Diabetes Self-Management Articles

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Living Alone and Living Well With Diabetes

by Carolyn Robertson, APRN, MSN, BC-ADM, CDE

If you have special needs, or are otherwise worried about having an emergency in the home, there are many personal emergency response systems (PERS) available. These usually involve a button kept in the home that you press if you are having an emergency, which notifies a response team to come to your house. The Federal Trade Commission (FTC) publishes information on choosing the right PERS, which you can access by visiting their Web site at www.ftc.gov/bcp/conline/pubs/services/pers.htm. You can also call the FTC toll-free at (877) 382-4357.

Ensure that your important medical information is accessible in the event of an emergency. Carry identification that lists your name and medical condition. In addition to your ID, make up a card or sheet that lists the names of your emergency contacts and the name and telephone number of your primary-care doctor. Be sure to let people know that you have listed them as an emergency contact, and give them the name and phone number of your doctor. On the card, list your current medicines (prescription as well as nonprescription) and medical conditions. In addition to carrying this information with you, keep a copy at home, perhaps in an envelope posted on the refrigerator or near the telephone. Some people also choose to prepare an emergency “ready bag” complete with diabetes and emergency supplies in case a quick evacuation from the home is necessary.

Sick days
Being sick is a physical stress on the body that usually causes blood glucose levels to rise, even if you are not eating. This means it’s important to continue taking any insulin or medicine that you usually take (and possibly more, if directed to by your doctor). It is also important to continue monitoring your blood glucose level so you can respond to out-of-range levels and catch any problems before they become major. If your blood glucose levels do seem out of control and you are not sure how to treat the problem, call your health-care provider.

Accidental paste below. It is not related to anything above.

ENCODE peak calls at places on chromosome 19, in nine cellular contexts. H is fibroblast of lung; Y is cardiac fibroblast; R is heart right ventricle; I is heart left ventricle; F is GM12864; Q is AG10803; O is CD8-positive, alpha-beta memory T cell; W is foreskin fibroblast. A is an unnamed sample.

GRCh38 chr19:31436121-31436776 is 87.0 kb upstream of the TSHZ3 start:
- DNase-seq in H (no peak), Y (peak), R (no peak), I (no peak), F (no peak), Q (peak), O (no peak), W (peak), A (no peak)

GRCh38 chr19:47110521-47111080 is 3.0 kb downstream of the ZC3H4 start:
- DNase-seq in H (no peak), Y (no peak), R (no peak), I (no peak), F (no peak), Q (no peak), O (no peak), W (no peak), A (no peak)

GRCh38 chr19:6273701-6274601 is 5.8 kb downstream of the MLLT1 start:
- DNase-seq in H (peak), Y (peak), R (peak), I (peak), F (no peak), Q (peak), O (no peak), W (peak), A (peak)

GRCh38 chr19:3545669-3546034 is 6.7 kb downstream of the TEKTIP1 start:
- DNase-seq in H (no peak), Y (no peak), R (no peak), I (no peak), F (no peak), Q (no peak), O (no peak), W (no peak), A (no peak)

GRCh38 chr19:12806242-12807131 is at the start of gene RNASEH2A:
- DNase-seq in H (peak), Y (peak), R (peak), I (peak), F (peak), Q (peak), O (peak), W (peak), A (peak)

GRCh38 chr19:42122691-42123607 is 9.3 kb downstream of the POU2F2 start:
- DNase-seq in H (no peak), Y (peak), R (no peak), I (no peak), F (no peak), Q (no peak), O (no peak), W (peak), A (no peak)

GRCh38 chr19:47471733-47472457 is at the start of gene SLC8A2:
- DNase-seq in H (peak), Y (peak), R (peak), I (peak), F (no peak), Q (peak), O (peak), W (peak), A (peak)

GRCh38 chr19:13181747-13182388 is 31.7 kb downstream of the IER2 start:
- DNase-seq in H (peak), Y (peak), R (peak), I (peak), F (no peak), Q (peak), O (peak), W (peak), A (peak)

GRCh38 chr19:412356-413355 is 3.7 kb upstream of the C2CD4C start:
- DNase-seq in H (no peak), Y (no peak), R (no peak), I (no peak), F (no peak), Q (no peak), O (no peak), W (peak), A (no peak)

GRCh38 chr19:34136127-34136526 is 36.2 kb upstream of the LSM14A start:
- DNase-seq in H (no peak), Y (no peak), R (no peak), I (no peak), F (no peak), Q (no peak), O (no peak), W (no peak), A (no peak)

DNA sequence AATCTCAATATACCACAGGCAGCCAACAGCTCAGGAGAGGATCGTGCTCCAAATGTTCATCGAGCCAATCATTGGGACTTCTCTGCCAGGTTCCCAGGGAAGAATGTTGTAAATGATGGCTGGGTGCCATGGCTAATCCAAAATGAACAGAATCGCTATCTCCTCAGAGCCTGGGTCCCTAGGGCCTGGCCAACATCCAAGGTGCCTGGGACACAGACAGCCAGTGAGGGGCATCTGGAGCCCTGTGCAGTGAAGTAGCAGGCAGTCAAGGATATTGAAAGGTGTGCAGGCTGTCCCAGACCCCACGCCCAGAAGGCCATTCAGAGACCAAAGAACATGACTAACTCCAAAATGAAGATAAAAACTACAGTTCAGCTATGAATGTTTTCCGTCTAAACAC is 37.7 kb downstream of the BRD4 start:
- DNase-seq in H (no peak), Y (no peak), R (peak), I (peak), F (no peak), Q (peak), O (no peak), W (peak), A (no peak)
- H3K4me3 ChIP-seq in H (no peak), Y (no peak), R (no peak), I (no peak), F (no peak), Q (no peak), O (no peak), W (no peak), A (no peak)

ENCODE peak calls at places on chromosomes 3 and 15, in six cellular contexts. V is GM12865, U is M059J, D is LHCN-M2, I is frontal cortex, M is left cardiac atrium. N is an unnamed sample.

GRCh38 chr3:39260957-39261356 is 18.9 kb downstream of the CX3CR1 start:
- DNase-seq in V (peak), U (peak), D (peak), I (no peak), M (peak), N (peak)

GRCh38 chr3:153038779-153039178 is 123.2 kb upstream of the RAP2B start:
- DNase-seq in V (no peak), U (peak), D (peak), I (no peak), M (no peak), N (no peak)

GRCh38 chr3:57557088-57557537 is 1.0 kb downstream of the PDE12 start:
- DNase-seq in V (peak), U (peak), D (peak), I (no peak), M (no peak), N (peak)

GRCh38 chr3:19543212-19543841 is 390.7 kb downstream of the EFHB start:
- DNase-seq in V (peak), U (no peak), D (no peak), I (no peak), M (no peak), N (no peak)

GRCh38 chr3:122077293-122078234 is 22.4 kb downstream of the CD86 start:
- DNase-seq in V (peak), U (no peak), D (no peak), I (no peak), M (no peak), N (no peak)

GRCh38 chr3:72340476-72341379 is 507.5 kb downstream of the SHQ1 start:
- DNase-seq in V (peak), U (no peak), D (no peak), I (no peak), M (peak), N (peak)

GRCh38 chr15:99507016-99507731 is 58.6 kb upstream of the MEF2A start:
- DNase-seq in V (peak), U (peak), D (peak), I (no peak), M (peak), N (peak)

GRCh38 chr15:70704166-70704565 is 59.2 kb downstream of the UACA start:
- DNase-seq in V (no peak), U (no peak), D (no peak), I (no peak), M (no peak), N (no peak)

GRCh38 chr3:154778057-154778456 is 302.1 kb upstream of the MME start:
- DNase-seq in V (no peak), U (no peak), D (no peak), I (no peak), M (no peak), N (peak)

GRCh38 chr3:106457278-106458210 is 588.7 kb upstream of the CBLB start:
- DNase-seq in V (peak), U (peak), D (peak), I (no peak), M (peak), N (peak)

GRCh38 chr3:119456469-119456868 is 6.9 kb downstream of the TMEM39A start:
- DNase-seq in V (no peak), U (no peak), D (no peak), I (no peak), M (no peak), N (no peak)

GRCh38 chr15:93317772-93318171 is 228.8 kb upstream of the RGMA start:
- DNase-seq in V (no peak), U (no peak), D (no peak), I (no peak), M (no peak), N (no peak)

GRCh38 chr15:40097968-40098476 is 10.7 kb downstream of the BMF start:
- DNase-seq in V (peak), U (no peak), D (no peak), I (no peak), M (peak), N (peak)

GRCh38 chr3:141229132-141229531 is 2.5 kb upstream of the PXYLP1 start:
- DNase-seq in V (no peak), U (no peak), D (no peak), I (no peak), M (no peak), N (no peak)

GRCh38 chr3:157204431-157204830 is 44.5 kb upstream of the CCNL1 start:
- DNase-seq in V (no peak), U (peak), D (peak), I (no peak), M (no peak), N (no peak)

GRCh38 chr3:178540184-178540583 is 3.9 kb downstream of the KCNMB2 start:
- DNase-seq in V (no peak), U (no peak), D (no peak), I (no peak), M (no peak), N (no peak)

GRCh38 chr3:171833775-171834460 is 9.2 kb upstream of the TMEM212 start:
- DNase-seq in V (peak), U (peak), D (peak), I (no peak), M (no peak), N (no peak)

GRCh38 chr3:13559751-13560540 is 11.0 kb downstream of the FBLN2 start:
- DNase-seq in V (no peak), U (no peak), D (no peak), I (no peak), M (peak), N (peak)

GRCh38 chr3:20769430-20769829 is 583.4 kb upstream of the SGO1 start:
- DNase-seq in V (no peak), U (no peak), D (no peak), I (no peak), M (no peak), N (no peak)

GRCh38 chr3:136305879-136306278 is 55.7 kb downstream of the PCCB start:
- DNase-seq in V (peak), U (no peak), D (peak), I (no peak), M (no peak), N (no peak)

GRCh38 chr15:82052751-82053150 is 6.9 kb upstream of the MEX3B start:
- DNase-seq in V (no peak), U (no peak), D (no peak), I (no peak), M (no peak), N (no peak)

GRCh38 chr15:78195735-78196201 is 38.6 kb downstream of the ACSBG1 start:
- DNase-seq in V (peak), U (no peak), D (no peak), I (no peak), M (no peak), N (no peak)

Because managing your diabetes requires certain supplies, and because you will probably not want to go shopping for these supplies when you are sick, it’s a good idea to stock up on sick-day necessities ahead of time, when you are well.

What are these necessities? You will need all the supplies you usually use, such as pills, insulin, syringes or pump supplies, test strips, and lancets. There are also certain food products that are good to have on hand for a sick day, such as bottled water, juice, Jell-O, soup, and other healthy, shelf-stable foods that are palatable when you’re sick. Other items that may be useful to have on hand include antinausea drugs such as Pepto-Bismol or the prescription drug prochlorperazine (Compazine), which comes as a suppository; antidiarrheal remedies such as Imodium A-D or the prescription medicine diphenoxylate and atropine (Lomotil); regular soda or Gatorade with sugar; ketone testing supplies, particularly for people with Type 1 diabetes; and glucagon, which is not made to be self-administered but is still recommended for people who live alone.

When you are sick, you don’t want to be searching around your house for important phone numbers, so keep a list of all the phone numbers you might need in a place where you can find it easily. These phone numbers might include your doctors, neighbors, local emergency services, or your medical insurance company. If you have home-delivery grocery stores or pharmacies in your area, make a note of these phone numbers as well.

Signs indicating that you need to seek help immediately include persistent vomiting or diarrhea, moderate to high ketone levels, high blood glucose (over 300 mg/dl) that doesn’t respond to treatment, sleepiness and confusion, shortness of breath, or losing more than three pounds in a 24-hour period.

Shopping and cooking for one
Grocery shopping for one often involves deciding between buying a larger package or amount of food, some of which may go bad before it all gets eaten, and buying individually portioned foods, which are often more expensive than larger portions. Cooking involves a similar dilemma: Do you make one portion of food at a time, which often takes as much time and effort as making several portions? Or do you make larger recipes, then refrigerate or freeze portions you don’t eat immediately? Each approach has its pros and cons.

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Statements and opinions expressed on this Web site are those of the authors and not necessarily those of the publishers or advertisers. The information provided on this Web site should not be construed as medical instruction. Consult appropriate health-care professionals before taking action based on this information.

 

 

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